The European Union backed Russia's entry to the World Trade Organisation (WTO) on Tuesday, clearing the way for Russia to join the trade body in 2011, an EU spokesman said.
"They've signed a memorandum of understanding," EU spokesman John Clancy said.
Russia, the last major world power still outside the Geneva-based world trade body, "expects to sign a protocol agreement" with EU President Herman Van Rompuy and European Commission President Jose Manuel Barroso, said Russia's ambassador to the EU, Vladimir Chizov.
"The summit is extremely important," added Kremlin diplomatic advisor Sergei Prikhodko, "as I hope we'll be able to finalise long, difficult, tiring work on questions relating to an agreement on Russia's entry into the WTO."
Moscow in October won US backing for accession to the World Trade Organisation and is looking for membership in 2011 but complains the country has negotiated longer than anyone – 17 years.
Delivering a message of reassurance on the eve of the one-day talks, EU enlargement commissioner Stefan Fuele said "we are making great strides towards the WTO accession of Russia. I am confident that the EU-Russia summit will confirm this."
The two sides struck a compromise deal ahead of the hoped-for protocol in late November, agreeing on mutual tariff cuts. But a European diplomat said unresolved problems remained, including Russian tariff hikes on European meat imports.
Overflight charges levied against European planes for the right to pass over Siberia are another sticking-point. Analysts estimate the annual royalties at up to $400 million.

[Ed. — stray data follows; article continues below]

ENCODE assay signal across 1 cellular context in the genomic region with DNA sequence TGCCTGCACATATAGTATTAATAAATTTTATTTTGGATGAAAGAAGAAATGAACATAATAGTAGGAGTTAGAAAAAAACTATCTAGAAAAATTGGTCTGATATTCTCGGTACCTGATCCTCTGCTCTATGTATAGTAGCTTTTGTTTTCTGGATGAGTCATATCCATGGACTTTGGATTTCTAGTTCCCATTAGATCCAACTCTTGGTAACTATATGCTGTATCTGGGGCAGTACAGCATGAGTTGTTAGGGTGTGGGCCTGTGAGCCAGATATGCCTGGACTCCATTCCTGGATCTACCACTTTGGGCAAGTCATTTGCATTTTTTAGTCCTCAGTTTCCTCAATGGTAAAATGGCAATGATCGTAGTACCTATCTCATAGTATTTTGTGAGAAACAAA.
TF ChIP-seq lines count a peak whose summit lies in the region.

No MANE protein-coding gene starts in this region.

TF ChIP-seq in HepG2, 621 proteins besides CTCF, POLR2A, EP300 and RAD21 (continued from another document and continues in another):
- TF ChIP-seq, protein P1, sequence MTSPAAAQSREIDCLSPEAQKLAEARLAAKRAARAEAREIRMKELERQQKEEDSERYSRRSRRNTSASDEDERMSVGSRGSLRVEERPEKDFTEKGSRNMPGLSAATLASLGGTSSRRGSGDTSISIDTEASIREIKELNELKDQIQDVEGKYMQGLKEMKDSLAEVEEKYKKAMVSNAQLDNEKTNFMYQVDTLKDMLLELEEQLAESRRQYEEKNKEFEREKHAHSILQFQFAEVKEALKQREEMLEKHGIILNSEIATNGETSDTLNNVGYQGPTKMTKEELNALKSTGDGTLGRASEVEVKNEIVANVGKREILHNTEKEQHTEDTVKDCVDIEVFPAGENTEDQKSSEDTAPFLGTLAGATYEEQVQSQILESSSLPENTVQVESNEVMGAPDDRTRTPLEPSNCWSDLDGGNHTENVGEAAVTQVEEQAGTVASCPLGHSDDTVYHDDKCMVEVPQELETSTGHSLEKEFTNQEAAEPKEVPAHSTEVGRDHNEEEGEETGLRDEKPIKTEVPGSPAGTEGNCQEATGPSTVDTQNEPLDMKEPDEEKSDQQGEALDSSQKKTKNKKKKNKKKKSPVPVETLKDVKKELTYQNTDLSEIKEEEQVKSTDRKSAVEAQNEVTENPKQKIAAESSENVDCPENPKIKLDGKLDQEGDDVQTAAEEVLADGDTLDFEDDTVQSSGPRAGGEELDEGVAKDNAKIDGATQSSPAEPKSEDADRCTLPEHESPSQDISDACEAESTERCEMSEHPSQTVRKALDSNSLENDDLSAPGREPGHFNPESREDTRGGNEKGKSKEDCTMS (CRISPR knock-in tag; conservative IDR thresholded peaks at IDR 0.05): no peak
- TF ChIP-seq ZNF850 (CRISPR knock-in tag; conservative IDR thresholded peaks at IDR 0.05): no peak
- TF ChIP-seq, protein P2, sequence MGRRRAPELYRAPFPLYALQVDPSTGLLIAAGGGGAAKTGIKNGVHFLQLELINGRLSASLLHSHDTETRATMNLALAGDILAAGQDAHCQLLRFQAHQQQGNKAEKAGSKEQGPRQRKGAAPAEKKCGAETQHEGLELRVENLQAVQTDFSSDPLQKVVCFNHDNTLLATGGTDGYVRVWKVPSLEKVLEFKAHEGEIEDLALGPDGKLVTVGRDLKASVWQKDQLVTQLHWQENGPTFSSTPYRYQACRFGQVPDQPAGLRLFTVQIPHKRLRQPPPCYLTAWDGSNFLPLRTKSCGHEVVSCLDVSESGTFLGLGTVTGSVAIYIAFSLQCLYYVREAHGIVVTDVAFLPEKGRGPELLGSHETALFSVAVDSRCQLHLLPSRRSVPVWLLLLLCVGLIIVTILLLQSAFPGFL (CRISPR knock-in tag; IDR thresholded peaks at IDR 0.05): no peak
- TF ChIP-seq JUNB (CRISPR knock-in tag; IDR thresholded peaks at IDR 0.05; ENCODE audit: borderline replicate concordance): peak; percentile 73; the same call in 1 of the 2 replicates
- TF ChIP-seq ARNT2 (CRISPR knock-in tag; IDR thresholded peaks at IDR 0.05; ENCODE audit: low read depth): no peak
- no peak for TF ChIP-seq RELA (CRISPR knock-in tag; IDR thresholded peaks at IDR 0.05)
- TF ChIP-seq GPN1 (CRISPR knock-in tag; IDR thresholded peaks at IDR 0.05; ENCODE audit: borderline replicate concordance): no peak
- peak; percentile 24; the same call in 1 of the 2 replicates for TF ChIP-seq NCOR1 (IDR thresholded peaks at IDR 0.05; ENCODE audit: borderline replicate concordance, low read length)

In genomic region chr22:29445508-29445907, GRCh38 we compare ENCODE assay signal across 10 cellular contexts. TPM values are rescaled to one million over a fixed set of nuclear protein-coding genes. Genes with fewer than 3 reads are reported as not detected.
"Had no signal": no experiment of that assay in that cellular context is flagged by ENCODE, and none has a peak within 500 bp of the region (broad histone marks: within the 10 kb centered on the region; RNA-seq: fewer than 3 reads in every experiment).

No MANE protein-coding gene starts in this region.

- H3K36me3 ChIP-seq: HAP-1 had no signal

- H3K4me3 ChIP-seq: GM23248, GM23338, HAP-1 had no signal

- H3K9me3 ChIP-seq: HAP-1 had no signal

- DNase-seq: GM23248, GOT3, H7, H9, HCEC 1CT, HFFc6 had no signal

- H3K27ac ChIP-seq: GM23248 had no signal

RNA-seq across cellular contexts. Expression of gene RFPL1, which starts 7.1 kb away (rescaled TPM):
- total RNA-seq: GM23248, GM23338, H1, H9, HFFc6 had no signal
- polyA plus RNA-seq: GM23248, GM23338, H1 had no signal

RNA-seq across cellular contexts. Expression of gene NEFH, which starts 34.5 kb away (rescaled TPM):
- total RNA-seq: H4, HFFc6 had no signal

Moscow has pledged to drop the levies as soon as it joins the WTO, but the EU says the issue is not linked and that Russia pledged earlier to end the Soviet-era system.
The issue of visas for Russians is also likely to come up but may not be resolved in the immediate future, with the 27-nation bloc pushing for tighter Russian border and passport controls.
Held during the Cancun climate talks and a resumption of the long-stalled Iran nuclear talks in Geneva, the two sides are also expected to address these questions.
Moscow in general has been more inclined to put the onus on its bilateral dealings with the 27 EU states rather than on signing accords with the bloc as a whole. And Russian President Dmitri Medvedev will go on to hold separate talks with Belgium on Wednesday.
"The EU is not a super-state, it's not a federation, it's still 27 countries," Chizov said.
Medvedev symbolically flies into Brussels from a historic visit to former Soviet-era satellite nation Poland, the first by a Russian head of state in nine years.
"We need to recognise that the psychological process of reconciliation following the Cold War has to run its course," said Fuele.